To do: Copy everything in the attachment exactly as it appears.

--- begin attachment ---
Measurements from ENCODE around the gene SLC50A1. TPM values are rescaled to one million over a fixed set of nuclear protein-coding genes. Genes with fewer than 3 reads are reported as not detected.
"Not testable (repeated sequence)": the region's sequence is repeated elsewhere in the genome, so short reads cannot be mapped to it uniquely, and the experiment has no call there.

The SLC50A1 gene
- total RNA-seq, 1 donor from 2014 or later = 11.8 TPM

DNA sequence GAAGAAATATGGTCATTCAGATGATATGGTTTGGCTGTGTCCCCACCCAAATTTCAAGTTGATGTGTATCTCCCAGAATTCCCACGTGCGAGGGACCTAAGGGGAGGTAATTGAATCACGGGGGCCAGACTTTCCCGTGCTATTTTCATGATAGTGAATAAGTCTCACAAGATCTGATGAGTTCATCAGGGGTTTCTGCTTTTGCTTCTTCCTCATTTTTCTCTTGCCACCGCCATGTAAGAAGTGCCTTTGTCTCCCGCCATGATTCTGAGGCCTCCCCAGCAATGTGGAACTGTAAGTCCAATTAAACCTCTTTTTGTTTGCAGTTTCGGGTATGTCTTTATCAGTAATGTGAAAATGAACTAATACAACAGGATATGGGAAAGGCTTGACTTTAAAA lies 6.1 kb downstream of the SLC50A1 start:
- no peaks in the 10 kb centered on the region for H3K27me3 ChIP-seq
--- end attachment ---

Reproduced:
Measurements from ENCODE around the gene SLC50A1. TPM values are rescaled to one million over a fixed set of nuclear protein-coding genes. Genes with fewer than 3 reads are reported as not detected.
"Not testable (repeated sequence)": the region's sequence is repeated elsewhere in the genome, so short reads cannot be mapped to it uniquely, and the experiment has no call there.

The SLC50A1 gene
- total RNA-seq, 1 donor from 2014 or later = 11.8 TPM

DNA sequence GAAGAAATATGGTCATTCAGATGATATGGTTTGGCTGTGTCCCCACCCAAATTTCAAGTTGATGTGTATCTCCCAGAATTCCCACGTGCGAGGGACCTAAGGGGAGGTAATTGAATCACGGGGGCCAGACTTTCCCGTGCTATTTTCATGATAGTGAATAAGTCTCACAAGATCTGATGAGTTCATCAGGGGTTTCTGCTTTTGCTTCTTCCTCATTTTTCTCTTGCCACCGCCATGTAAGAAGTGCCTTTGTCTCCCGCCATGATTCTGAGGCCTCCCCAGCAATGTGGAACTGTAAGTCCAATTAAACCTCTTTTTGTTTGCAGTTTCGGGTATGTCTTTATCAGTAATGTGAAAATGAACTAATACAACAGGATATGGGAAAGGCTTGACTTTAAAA lies 6.1 kb downstream of the SLC50A1 start:
- no peaks in the 10 kb centered on the region for H3K27me3 ChIP-seq